But even conventional approaches to simulation aren’t always up to the task of creating digital prototypes for all the possible product configurations within a reasonable time frame. Using cloud simulation software can speed up that process by ten times or more, making it much more suitable for evaluating design variations.
Capacity for Big Data
Successful mass customization relies on data. Lots of data. The explosion of IoT-enabled products and devices has resulted in a virtually endless stream of data that engineers can use to design not only the next generation of a product, but also customized variations of that product. However, the conventional on-premises cluster or individual workstation lacks the computational power to store and analyze such massive volumes of data at the speed necessary for today’s product development cycle. Cloud computing offers an excellent solution to this issue because cloud resources can be scaled to match any required computational capacity.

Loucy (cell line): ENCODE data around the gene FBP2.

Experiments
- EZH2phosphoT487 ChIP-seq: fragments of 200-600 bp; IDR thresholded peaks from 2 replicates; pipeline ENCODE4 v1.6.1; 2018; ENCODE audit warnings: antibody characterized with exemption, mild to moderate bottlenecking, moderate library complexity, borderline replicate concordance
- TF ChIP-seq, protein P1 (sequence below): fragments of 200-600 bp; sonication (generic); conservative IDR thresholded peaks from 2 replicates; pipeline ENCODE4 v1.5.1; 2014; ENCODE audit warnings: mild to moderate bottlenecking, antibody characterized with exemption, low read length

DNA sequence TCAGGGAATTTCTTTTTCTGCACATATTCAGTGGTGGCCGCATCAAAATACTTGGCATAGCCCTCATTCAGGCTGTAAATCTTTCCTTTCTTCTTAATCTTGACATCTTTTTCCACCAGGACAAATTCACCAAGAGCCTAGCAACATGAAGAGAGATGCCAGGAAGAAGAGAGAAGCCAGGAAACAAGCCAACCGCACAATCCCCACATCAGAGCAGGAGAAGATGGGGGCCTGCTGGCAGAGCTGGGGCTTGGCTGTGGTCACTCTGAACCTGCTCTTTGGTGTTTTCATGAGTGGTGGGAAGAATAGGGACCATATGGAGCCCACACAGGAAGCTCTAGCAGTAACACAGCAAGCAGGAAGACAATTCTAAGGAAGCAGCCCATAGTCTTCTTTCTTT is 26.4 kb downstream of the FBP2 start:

Greater Flexibility and Scalability
Historically engineers have conducted simulations on single applications that require conventional (and often expensive) software licenses. This model offers little flexibility; these licenses carry a cost whether they are used or not, and computational power is limited to capacity of the individual workstation, offering no scalability. These constraints are antithetical to mass customization, which requires the ability to quickly adapt to changing customer preferences.